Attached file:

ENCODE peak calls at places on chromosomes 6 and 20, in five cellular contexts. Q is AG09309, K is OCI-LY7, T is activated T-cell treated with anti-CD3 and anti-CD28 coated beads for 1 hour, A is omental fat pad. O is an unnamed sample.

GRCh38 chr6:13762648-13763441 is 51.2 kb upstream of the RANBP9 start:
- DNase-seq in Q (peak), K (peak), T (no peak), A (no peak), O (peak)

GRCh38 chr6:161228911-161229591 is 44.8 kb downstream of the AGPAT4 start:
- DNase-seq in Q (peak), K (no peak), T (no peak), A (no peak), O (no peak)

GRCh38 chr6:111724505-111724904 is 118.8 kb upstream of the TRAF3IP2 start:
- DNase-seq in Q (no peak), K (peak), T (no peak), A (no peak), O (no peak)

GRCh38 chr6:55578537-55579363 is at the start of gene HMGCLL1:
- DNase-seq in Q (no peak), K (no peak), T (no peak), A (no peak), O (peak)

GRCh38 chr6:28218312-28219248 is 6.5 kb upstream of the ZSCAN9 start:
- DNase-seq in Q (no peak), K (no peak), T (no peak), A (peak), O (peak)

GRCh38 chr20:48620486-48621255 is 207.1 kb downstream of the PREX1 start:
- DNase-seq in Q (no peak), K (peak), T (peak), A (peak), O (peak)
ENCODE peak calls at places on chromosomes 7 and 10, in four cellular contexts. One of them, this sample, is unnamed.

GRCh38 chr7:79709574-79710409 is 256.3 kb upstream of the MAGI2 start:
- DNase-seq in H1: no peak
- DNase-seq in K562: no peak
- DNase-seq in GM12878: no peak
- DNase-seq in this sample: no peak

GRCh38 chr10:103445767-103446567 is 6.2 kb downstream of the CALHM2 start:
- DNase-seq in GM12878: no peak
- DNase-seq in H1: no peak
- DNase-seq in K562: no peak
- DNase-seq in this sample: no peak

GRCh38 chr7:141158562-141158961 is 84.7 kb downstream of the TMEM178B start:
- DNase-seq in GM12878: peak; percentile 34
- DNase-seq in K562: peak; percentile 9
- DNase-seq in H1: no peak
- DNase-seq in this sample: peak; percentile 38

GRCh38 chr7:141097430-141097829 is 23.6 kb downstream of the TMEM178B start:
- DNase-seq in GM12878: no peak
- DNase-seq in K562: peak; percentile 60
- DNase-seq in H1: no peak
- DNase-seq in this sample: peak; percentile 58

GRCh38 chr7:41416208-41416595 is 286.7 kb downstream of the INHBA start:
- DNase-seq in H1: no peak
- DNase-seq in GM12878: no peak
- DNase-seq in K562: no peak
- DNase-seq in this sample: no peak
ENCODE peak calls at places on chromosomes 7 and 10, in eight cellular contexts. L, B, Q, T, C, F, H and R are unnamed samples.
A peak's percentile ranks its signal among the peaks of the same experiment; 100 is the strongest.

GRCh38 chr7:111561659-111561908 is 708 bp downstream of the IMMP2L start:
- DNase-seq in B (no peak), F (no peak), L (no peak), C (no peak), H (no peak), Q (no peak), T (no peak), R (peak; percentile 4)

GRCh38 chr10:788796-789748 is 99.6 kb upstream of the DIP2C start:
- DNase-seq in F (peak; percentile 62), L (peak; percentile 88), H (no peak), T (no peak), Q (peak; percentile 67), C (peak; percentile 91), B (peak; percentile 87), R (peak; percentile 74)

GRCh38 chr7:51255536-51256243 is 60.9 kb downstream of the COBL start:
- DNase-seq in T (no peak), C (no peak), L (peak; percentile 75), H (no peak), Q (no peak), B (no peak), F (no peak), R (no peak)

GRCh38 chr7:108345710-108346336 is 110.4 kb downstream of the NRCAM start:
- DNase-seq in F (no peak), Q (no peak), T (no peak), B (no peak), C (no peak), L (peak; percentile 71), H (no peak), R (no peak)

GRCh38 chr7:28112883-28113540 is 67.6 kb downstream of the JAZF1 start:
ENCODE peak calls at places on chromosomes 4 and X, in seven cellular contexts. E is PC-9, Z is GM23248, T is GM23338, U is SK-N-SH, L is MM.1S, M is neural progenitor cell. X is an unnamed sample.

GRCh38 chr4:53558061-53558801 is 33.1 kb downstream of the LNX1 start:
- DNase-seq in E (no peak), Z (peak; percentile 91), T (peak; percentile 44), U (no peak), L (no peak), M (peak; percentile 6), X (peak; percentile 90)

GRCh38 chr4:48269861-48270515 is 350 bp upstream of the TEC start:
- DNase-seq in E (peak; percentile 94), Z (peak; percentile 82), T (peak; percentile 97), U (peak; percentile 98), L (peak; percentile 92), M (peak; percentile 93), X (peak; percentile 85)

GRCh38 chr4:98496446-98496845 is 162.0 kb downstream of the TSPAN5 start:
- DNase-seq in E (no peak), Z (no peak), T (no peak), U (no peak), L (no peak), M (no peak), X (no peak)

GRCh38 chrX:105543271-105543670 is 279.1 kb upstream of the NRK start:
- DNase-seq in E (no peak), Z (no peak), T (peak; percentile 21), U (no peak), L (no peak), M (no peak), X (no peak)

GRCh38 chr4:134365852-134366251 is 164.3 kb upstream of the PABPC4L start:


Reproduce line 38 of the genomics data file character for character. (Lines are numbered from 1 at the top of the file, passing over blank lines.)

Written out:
- DNase-seq in K562: no peak